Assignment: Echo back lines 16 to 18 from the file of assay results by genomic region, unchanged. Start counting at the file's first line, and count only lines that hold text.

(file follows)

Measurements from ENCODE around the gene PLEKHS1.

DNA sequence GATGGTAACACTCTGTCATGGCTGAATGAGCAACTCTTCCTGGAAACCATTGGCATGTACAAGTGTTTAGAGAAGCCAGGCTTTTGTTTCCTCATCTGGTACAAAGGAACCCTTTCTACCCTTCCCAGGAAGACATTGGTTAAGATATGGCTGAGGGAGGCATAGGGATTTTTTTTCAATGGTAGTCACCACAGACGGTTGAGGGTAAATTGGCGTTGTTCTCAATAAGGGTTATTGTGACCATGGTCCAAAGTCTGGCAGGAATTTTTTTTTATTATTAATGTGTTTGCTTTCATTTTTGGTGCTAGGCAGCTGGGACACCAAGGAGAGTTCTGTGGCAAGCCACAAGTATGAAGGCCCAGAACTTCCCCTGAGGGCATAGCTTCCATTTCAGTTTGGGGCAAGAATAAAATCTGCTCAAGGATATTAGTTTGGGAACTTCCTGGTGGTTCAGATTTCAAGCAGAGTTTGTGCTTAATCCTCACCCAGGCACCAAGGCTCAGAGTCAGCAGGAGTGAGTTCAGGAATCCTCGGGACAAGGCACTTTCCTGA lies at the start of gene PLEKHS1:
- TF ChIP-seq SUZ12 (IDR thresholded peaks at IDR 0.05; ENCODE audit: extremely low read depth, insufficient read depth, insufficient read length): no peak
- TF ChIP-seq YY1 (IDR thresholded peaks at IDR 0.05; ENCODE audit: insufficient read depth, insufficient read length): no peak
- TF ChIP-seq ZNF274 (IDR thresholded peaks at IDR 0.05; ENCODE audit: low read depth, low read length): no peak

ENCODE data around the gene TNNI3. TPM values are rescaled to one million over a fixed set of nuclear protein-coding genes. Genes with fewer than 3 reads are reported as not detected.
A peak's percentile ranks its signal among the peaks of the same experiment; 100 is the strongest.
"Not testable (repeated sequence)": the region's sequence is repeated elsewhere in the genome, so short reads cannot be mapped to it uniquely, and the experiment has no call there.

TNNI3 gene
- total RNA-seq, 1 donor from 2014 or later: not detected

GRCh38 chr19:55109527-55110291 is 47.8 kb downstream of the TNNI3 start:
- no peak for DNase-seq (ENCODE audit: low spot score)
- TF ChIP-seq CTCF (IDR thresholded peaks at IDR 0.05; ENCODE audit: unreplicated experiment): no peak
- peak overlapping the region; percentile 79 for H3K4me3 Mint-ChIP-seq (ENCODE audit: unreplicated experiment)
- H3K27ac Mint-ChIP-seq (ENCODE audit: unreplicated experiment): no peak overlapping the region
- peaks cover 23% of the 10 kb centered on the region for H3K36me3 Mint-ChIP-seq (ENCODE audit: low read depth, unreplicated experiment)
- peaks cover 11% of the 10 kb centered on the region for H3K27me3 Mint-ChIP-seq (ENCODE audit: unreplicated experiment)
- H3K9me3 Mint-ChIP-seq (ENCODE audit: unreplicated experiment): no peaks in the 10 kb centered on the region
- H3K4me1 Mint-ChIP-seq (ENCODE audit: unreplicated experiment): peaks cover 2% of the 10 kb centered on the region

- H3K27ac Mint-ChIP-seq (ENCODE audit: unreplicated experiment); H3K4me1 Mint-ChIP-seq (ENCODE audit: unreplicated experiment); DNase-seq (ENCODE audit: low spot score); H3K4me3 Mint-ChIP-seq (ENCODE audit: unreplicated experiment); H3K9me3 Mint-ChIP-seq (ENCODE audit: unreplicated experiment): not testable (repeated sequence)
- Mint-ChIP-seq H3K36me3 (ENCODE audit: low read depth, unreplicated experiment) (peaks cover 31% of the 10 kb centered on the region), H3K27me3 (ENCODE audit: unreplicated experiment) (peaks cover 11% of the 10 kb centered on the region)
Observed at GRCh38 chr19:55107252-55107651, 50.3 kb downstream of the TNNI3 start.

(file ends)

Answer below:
- peaks cover 23% of the 10 kb centered on the region for H3K36me3 Mint-ChIP-seq (ENCODE audit: low read depth, unreplicated experiment)
- peaks cover 11% of the 10 kb centered on the region for H3K27me3 Mint-ChIP-seq (ENCODE audit: unreplicated experiment)
- H3K9me3 Mint-ChIP-seq (ENCODE audit: unreplicated experiment): no peaks in the 10 kb centered on the region